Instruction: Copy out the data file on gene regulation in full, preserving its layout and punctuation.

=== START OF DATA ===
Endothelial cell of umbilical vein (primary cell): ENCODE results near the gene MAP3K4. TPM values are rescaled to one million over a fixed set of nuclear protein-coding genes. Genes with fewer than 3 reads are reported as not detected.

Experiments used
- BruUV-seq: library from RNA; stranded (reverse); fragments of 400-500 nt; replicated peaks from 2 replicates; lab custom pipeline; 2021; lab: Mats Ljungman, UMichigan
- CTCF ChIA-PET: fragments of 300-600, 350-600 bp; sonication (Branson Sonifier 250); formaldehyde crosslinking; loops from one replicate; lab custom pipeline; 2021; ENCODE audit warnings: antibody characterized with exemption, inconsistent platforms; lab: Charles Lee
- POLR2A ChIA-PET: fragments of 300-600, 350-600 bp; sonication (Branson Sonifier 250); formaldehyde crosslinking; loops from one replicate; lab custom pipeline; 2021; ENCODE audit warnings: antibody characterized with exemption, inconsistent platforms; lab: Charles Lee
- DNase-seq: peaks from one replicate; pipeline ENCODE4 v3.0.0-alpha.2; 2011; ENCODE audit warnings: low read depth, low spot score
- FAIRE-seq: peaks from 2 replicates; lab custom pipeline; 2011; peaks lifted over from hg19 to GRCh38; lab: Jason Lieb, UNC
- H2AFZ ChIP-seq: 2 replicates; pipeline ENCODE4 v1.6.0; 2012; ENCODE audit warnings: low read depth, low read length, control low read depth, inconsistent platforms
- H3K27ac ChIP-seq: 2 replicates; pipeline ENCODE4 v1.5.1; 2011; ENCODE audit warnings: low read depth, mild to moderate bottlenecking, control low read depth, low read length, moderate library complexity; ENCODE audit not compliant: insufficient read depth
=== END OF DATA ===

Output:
Endothelial cell of umbilical vein (primary cell): ENCODE results near the gene MAP3K4. TPM values are rescaled to one million over a fixed set of nuclear protein-coding genes. Genes with fewer than 3 reads are reported as not detected.

Experiments used
- BruUV-seq: library from RNA; stranded (reverse); fragments of 400-500 nt; replicated peaks from 2 replicates; lab custom pipeline; 2021; lab: Mats Ljungman, UMichigan
- CTCF ChIA-PET: fragments of 300-600, 350-600 bp; sonication (Branson Sonifier 250); formaldehyde crosslinking; loops from one replicate; lab custom pipeline; 2021; ENCODE audit warnings: antibody characterized with exemption, inconsistent platforms; lab: Charles Lee
- POLR2A ChIA-PET: fragments of 300-600, 350-600 bp; sonication (Branson Sonifier 250); formaldehyde crosslinking; loops from one replicate; lab custom pipeline; 2021; ENCODE audit warnings: antibody characterized with exemption, inconsistent platforms; lab: Charles Lee
- DNase-seq: peaks from one replicate; pipeline ENCODE4 v3.0.0-alpha.2; 2011; ENCODE audit warnings: low read depth, low spot score
- FAIRE-seq: peaks from 2 replicates; lab custom pipeline; 2011; peaks lifted over from hg19 to GRCh38; lab: Jason Lieb, UNC
- H2AFZ ChIP-seq: 2 replicates; pipeline ENCODE4 v1.6.0; 2012; ENCODE audit warnings: low read depth, low read length, control low read depth, inconsistent platforms
- H3K27ac ChIP-seq: 2 replicates; pipeline ENCODE4 v1.5.1; 2011; ENCODE audit warnings: low read depth, mild to moderate bottlenecking, control low read depth, low read length, moderate library complexity; ENCODE audit not compliant: insufficient read depth